Created attachment 328410 [details]
I was checking a new F10 system for disk writes on an otherwise idle system, and it seems that each time cron wakes up, it generates audit messages, which causes a write to /var/log/audit/audit.log, which keeps my disks spun up even when I'm not doing anything. :)
I don't know if the audit is necessary... if not, it might be nice to avoid this.
For most users these are totally useless, I couldn't care less on my machines.
maybe it could be done with some sort of user,never rule
but only being limited to uid, auid, gid, and pid in those rule types seems overly restrictive and couldn't be used to supress these....
Sure seems reasonable to me to come up with some way to turn these off...
I think you can set some buffering options for the audit daemon which won't write to the disk all the time. Try setting flush = none in auditd.conf.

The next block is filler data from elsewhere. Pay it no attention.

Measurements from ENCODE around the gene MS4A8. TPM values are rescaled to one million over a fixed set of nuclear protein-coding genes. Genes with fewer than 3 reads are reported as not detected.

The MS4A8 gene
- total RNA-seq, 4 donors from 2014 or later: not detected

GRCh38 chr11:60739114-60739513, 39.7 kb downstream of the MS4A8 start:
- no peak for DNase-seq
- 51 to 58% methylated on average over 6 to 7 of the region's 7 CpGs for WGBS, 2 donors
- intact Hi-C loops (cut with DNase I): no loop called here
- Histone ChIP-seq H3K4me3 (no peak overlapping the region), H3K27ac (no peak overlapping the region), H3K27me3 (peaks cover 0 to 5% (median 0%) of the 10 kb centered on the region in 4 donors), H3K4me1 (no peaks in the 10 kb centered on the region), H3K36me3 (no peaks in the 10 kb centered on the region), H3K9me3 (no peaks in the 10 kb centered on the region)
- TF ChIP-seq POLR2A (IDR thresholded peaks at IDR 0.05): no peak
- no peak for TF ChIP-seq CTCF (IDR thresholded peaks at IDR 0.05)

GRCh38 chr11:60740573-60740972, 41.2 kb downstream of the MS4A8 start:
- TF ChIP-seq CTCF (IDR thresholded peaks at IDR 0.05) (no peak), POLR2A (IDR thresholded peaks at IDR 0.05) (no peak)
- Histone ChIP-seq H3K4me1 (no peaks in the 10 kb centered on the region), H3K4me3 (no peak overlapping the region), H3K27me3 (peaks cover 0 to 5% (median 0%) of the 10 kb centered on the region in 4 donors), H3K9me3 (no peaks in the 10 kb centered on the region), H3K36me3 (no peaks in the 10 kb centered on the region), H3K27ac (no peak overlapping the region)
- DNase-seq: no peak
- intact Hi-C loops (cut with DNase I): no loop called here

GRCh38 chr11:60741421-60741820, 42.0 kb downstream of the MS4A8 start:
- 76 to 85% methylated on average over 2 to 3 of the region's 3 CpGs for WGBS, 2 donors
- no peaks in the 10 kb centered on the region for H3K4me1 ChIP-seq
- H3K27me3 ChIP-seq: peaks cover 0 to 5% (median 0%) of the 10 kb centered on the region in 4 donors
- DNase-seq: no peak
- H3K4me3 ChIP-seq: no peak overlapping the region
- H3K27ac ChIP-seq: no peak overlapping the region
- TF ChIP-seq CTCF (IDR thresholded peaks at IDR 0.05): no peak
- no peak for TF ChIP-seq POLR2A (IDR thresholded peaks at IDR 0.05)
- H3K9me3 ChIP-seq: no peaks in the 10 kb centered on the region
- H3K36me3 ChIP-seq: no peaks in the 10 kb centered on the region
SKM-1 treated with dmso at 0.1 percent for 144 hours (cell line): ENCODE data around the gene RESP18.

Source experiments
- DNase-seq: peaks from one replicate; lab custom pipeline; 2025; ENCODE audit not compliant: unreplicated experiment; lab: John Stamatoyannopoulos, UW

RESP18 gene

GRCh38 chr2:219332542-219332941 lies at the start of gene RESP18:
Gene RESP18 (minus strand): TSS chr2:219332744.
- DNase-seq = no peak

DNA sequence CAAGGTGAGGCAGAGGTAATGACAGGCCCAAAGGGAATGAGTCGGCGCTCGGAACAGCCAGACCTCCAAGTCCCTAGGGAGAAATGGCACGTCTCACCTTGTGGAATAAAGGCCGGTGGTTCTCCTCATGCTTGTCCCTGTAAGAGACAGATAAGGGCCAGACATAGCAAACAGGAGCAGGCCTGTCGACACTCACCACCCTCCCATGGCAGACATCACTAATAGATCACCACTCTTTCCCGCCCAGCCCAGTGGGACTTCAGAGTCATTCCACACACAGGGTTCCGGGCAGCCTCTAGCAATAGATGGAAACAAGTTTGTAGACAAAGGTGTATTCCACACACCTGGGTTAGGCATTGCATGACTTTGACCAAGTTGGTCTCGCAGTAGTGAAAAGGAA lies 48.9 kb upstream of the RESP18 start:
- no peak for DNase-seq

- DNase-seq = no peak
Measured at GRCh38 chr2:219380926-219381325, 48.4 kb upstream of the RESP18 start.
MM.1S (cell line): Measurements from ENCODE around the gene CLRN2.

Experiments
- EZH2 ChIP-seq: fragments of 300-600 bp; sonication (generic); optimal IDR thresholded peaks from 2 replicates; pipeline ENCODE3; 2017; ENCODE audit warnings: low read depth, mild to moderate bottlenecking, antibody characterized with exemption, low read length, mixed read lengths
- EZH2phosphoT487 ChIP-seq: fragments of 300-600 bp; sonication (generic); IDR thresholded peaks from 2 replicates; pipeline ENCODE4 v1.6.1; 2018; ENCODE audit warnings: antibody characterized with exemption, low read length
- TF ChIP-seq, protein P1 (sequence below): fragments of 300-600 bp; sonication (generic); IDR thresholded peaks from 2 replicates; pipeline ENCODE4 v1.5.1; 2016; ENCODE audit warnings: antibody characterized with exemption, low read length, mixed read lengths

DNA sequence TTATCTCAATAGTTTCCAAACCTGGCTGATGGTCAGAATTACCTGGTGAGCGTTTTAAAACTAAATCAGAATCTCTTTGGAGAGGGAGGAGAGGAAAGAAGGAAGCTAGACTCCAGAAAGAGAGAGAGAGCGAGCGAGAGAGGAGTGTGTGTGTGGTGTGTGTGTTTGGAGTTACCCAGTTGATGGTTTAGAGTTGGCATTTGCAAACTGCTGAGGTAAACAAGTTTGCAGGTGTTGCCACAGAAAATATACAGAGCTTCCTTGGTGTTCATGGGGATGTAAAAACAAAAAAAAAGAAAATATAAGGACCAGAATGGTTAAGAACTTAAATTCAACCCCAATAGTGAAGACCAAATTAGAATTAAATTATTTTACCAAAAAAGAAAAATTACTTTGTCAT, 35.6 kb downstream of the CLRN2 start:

I'm not sure that'll help; if auditd is writing to the log, pdflush will come along & flush it out soon even if auditd isn't syncing (I guess w/something like laptop mode, this could help, though).
But crond doesn't write to audit on each wakeup just on each job execution. So if you have jobs scheduled only once an hour it will write to the audit only hourly. The question is whether the system jobs (scheduled by root in /etc/crontab and /etc/cron.d/... files) really have to be audited or not.
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